I’ve grown increasingly frustrated this week by a lot of things, things that wouldn’t normally bother me, and… things that should bother me. I’m not too sure how to explain this but I feel as though certain emotions and feelings haven’t really been accessible to me for a while. It’s not as though I’ve been holding back, it’s more like I’ve been ‘accepting’ of a lot of things, when really I had every right to get annoyed, frustrated and a little angry. It’s almost as though my ‘people pleasing’ response to situations has been so ingrained in my actions that I’ve not been allowing myself to feel negative emotions toward anything but myself.
I’ve also begun to accept how okay it is to say no to things. How okay it is to not be able to deal with things, and how okay it is to admit that you’re not the best person for certain jobs.
The past few weeks I’ve started to grow increasingly frustrated at those closest to me, not because of anything they’ve done but because of how afraid I am to tell them when I need help. My friends and my family, fortunately, feel very comfortable coming to me and seeking support, and I would never turn them away, but (especially the last week) I’ve found that I’ve started to get very annoyed, at myself and almost desperately wishing that I could ‘break down’ in front of others… It’s weird.
I love my friends and my family, but the thought of them seeing me ask for help is apparently too much for me to handle. Yet, I’m so open both on my blog and in other aspects of my life which I make public. It’s a little strange!
It’s taken a while for me to feel comfortable opening up in front of others; even around those who I feel comfortable with. I also find that somehow I’m holding back information, even though I cannot ever stop talking… I don’t know if this means I need more time, but I definitely find myself wishing that 50 minute or 60 minute therapy sessions or mental health appointments could last forever. I’d love to spend a good solid day just talking through everything and making sense of everything with those within my support network. I can be very logical at times, while my mind likes to block things out, or throw in some walls every now and then… which is when I get very overwhelmed, confused, scared or just a little blank… and by blank I mean my mind turns into some sort of abyss, where I have no idea what I think, feel or want to do.
I’m really tired and I want to type forever, but I want to quickly mention something else that’s really been bugging me this week (before I fall into a coffee-induced sleep on me sofa).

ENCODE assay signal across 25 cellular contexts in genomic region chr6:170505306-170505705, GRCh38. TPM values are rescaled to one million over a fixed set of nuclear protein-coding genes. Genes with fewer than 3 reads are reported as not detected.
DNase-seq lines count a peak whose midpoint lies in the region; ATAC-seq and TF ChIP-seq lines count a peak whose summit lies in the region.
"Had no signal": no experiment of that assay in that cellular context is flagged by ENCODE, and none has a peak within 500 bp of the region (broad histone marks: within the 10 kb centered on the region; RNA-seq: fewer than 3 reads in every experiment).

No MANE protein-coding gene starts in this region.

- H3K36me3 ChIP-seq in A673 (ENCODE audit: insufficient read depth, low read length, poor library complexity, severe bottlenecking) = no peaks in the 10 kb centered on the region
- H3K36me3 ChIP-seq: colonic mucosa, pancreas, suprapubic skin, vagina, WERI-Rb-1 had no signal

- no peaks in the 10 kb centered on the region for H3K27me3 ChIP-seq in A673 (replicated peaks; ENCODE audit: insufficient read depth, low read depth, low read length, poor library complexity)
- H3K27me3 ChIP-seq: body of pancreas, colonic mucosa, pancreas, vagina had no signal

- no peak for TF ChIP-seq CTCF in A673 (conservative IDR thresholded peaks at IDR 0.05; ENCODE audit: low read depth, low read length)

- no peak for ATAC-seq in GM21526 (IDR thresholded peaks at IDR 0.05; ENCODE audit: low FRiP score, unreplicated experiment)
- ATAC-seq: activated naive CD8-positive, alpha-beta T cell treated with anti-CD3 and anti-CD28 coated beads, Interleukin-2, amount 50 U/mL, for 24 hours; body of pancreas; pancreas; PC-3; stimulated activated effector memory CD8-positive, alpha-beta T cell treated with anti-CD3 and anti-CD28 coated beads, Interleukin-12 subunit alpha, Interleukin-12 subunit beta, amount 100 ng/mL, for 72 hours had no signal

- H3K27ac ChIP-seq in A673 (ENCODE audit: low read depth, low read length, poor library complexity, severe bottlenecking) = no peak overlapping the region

PTSD doesn’t just affect veterans… though it is an all too common psychological disorder which is synonymous with war, it affects others who have been through traumatic experiences. Initially I was diagnosed with PTSD, I am very aware that my symptoms are intertwined with depression and general anxiety, it just so happens that certain things in my past have led to me dealing with (or not dealing with) certain things.
When I was on the bus the other day (buses and me are apparently not friends at the moment)… there was a young man (late twenties maybe) who was very drunk, he had a little dog with him, with an old tie as a lead. This man was shouting at his dog, swearing and stating that the dog wasn’t the soldier, he [the man] was the soldier… it was my understanding that this man had recently (or a few years back) left the military after returning from war and falling ill… I don’t know, I really don’t, I could be jumping to conclusions but it was clear how distressed both this man and his dog was. I felt awful, I could see that the dog wanted to help the man, but he was also a little frightened (he actually jumped up on the seat and curled up beside me)… what struck me was how helpless the man seemed… he kept saying that nobody cared, when a young lady asked him what support he had he stated that he was receiving support, that he had family who cared and so forth… it was just pretty distressing to see as I couldn’t stop thinking about how much I wished this man was receiving some form of round the clock 24/7 treatment… but it’s something that just doesn’t seem possible. Our minds are terrifying at times, we can have sessions where we talk about things and wonderful people who support us but the trauma doesn’t leave us, it follows us around, much like any mental illness, we carry it with us 24/7, and the only thing we want is to be able to wipe the slate clean.
The man on the bus left me questioning whether war-related trauma and PTSD is a completely different type of PTSD, then I released it is and it isn’t. The symptoms, the way our minds work can be very similar no matter what the trauma is, and a traumatic situation is a traumatic situation… it just so happens that it’s more widely accepted that PTSD is associated with the military, and I found myself hopelessly thinking and feeling that I needed to support every veteran, especially with Armistice day leaving this type of stuff very prominent in the media at present.
I read an article earlier about research that suggests exercise is as effective as psychotherapy when it comes to treating Post-traumatic stress disorder… the only thing that I found frustrating was how the research only gave reference and drew upon veterans. Reinforcing my need to remind people that mental illness can affect anyone, and PTSD doesn’t just affect those who have been in combat.